It is out of stubbornness, perversity, and a determination not to marginalize Salinger as a one-trick pony that I have come this far without mentioning "Catcher in the Rye." Published in 1951, it transformed Salinger into a troubadour of troubled teens, a fierce cultural warrior against "phony slobs." Reading his obituaries, it was hard to believe that this novel (in deference to Holden Caulfield's hatred of inauthenticity, I will not call it "iconic") was based on Salinger's own experiences in flunking out of the Valley Forge Military Academy in 1934. Yes, 76 years ago, back in the days when adolescents were still finding inspiration by reading Booth Tarkington.
Dipping into "Catcher in the Rye" for the first time in maybe 20 years last night -- a station of the cross in my personal Salinger retrospective -- I was gratified to discover that the little nuggets were as good, if not better, than I had remembered. Every writer, including Babylonians carving hieroglyphics, can relate to Holden's lament after his handsome roommate Stradlater convinced him to ghostwrite an English paper: "He wanted you to think that the only reason he was lousy at writing compositions was because he stuck all the commas in the wrong place." Equally memorable is Holden's observation, "What really knocks me out is a book that, when you're all done reading it, you wish the author that wrote it was a terrific friend of yours and you could call him up on the phone whenever you felt like it."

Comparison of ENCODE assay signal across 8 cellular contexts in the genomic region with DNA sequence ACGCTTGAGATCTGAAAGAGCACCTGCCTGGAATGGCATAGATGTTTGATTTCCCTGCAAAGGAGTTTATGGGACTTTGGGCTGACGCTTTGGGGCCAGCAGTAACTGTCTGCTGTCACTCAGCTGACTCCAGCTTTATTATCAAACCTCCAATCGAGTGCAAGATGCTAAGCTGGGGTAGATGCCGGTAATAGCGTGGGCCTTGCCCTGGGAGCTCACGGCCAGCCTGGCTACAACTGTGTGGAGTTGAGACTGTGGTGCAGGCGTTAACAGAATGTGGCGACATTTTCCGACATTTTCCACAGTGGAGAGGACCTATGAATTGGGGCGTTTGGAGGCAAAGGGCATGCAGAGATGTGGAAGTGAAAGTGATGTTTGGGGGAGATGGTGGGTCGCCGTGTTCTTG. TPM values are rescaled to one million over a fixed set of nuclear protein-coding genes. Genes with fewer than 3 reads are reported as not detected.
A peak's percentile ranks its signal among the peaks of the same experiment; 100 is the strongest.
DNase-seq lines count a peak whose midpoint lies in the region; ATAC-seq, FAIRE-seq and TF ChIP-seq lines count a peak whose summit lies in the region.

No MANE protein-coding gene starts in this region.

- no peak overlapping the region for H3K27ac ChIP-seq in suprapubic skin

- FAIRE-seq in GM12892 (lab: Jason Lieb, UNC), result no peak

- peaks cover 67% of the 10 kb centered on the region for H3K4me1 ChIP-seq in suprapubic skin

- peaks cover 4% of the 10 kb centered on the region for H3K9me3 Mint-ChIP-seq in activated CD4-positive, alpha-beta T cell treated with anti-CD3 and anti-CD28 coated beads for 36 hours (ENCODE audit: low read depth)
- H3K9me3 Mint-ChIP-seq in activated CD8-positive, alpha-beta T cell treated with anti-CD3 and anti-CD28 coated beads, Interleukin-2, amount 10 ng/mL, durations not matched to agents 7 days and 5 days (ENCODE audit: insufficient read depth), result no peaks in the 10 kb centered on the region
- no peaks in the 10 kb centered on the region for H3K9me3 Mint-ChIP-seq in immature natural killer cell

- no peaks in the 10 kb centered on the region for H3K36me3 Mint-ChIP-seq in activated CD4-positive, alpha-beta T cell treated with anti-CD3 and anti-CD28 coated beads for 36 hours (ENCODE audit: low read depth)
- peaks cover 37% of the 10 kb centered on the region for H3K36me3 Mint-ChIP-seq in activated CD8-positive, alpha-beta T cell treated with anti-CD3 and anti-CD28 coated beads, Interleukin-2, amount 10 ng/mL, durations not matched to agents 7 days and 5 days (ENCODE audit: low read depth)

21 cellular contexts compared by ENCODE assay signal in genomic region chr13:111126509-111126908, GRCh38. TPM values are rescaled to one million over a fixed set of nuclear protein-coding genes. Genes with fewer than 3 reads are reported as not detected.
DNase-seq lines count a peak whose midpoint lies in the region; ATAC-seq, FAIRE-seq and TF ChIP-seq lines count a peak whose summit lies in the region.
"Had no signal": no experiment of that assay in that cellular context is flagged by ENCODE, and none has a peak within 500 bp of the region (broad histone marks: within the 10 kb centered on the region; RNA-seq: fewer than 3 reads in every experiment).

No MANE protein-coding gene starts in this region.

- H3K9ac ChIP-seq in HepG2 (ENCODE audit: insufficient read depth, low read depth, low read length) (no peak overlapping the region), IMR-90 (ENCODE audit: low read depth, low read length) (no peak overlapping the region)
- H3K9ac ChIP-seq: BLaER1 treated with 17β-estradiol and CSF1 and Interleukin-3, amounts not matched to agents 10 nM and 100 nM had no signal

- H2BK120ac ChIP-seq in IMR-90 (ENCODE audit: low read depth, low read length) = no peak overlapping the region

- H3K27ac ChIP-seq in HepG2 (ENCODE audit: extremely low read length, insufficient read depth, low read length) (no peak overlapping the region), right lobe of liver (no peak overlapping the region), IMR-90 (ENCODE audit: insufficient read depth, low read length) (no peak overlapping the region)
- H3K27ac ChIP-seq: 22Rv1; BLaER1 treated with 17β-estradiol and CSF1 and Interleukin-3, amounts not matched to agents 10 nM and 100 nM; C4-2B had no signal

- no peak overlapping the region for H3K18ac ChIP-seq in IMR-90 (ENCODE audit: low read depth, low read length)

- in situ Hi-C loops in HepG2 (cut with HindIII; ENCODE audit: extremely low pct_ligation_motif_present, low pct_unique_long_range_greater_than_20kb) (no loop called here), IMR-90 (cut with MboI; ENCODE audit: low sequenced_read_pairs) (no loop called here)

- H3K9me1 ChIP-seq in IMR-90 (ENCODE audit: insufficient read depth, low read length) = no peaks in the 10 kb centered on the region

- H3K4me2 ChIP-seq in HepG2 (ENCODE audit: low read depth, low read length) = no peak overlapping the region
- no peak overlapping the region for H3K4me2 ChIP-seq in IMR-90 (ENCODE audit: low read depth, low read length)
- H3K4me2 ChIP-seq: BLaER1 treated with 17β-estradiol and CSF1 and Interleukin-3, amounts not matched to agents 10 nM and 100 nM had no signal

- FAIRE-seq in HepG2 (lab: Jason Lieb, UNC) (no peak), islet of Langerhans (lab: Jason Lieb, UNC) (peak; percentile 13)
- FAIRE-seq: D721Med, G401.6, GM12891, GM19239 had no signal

When you come upon that passage, it is impossible to resist tossing your ironies into the fire. To spell it out for the terminally dense (maybe I am channeling a little too much of Holden's hostility), for more than four decades Salinger vied with Thomas Pynchon as the literary world's most prominent MIA, an author whose de facto address was the Dead Letter Office. Protected by his neighbors in rural New Hampshire (the political reporter in me wonders if he ever voted in the presidential primaries), Salinger, who was last interviewed in 1974, became the ultimate "don't ask, don't tell" author.
Those years in the deep shadows (with Salinger going all the way to the Supreme Court to successfully protect the privacy of his unpublished letters) may ultimately diminish his literary accomplishments, much as the sight of an obese Orson Welles doing "no wine before its time" commercials for Paul Masson tarnished the memory of "Citizen Kane." Are there unpublished Salinger manuscripts, the fruits of his invisible-to-the-world middle years? Did his obsession with the fictional Glass family (Salinger's Jewish-Irish-Buddhist quiz-kid version of the self-absorbed real-life Mitford sisters) leave him stuck, unable to back up, on a literary cul de sac? Or was Salinger's long public silence nothing more than a writer withdrawing from the world because he had nothing further to say?
I do not need answers to these riddles any more than I needed to call up Salinger whenever I felt like it or befriend him on Facebook. What mattered for me, nearly a half century after I first marveled at "Catcher in the Rye," was that Salinger still endured as the sphinx of Cornish, New Hampshire. Somehow I feel that his death -- certainly not untimely at 91 -- has erased the last remnants of my own adolescence. I wonder if, somewhere in England, Esmé feels the same way.